Mathematical Aspects of Classical and Celestial Mechanics, vol. III, sect. 3.2.2, p.116-120.
See in particular, proposition 3.2, theorem 3.16 and examples 3.12, 3.13, for demonstrations of the methods for point particles in central fields.

Edit: the reduction method implied by the Lie-Cartan theorem, is more general, than the Poincare reduction method, in the sense that it applies not only for systems possesing integrals of motion in involution, (i.e. functions $F_i$ of the phase space coordinates which form abelian Lie algebras $\{F_i,F_j\}=0$ under the Poisson bracket) but also to dynamical systems possessing integrals whose algebras can be described in terms of generators and relations of the form $\{F_i,F_j\}=a_{ij}(F_k)$, where $a_{ij}$ are generally non-linear functions. (some times these can be shown to be infinite dimensional lie algebras).
I think there is a newer and even more general result on non-commutative integrability, by Mischenko and Fomenko but i do not have the exact reference right now. (i'll try to find it).

$\endgroup$
  • $\begingroup$ If I correctly understand, proposition 3.2 is only local. The theorem about Liouville integrability instead is global (as long as the integrals are defined globally). Actually, this makes sense, since it is easy to find an $F$ such that there is no transformation under which $F=y_1$ globally. Do you confirm this, that the property is only valid locally? $\endgroup$ – Doriano Brogioli Jun 4 at 20:16
  • $\begingroup$ Yes you are right, the description as stated in the proposition is local. But generally, it depends on the domain of the integrals; i think this is essentially the same thing, since the Liouville integrability, also applies in an open set containing the level set (i.e. the set at which the integrals have fixed values). if the level set is the whole of the phase space then it applies globally. I think that the Poincare reduction and the Lie-Cartan method also do; furthermore the Lie-Cartan method is less restrictive than Poincare reduction (when applied globally). $\endgroup$ – Konstantinos Kanakoglou Jun 4 at 21:20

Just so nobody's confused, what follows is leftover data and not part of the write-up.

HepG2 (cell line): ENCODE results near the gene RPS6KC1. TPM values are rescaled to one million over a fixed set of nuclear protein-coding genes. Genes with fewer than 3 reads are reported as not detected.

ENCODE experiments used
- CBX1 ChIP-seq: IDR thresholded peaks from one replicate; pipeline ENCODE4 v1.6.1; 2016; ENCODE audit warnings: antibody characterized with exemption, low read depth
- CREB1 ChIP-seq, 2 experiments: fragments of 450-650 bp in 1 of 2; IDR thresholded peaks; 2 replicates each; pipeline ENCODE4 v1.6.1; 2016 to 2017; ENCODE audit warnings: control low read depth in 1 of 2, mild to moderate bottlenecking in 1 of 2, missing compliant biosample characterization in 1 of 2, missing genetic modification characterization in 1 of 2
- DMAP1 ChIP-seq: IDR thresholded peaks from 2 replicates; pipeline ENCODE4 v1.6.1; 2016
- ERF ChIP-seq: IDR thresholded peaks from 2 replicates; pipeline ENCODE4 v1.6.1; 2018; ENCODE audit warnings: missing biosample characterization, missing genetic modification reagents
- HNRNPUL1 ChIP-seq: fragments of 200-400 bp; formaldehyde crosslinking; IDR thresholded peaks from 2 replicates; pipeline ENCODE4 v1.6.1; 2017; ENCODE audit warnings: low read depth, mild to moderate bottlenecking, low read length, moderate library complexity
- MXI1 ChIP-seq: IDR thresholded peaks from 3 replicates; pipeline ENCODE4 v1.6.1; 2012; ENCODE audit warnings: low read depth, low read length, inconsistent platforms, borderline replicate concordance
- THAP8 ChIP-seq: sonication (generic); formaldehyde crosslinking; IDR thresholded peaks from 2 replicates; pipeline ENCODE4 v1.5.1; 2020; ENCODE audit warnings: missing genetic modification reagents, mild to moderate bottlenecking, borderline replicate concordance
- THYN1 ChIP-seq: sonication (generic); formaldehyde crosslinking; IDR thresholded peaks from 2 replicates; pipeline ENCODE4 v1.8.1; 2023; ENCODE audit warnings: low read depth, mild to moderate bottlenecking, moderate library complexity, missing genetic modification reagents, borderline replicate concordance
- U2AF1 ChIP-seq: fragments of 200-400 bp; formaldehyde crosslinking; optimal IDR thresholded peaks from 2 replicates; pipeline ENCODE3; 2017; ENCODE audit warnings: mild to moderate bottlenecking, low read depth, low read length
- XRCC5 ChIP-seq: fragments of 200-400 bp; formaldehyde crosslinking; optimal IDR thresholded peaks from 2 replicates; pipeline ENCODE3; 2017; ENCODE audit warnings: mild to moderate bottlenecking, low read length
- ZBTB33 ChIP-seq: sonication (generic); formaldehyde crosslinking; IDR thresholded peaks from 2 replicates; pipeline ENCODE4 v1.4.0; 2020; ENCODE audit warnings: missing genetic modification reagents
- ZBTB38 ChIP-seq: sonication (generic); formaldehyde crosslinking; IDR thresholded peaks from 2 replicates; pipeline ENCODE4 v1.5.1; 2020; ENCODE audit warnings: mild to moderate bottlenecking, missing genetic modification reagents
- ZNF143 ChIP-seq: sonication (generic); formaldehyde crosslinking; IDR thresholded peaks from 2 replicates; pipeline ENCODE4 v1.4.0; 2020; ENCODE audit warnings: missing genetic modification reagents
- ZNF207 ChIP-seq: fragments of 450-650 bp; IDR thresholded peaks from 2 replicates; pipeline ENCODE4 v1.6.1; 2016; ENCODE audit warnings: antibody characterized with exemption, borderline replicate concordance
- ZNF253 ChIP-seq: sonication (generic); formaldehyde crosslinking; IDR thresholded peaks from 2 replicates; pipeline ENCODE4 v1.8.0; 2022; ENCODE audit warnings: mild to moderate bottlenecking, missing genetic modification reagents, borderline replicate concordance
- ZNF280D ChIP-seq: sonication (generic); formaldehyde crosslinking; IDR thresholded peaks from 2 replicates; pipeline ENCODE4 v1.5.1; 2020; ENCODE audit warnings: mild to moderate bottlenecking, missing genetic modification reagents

• 1
    $\begingroup$ what about example 3.13? doesn't it provide an explicit case of what you are asking for (in the sense that the reduction applies globally) ? $\endgroup$ – Konstantinos Kanakoglou Jun 5 at 0:36
  • $\begingroup$ Yes, it is an example. This answers my question. Why do you say that the Lie-Cartan method is less restrictive when applied globally? $\endgroup$ – Doriano Brogioli Jun 5 at 8:38
  • 1
    $\begingroup$ After getting the answers, I clarified myself the problem and I opened a new question: mathoverflow.net/questions/333409/… . If you are interested, please have a look. Thank you again for the help. $\endgroup$ – Doriano Brogioli Jun 6 at 15:45

Your Answer

By clicking “Post Your Answer”, you agree to our terms of service, privacy policy and cookie policy

Not the answer you're looking for? Browse other questions tagged or ask your own question.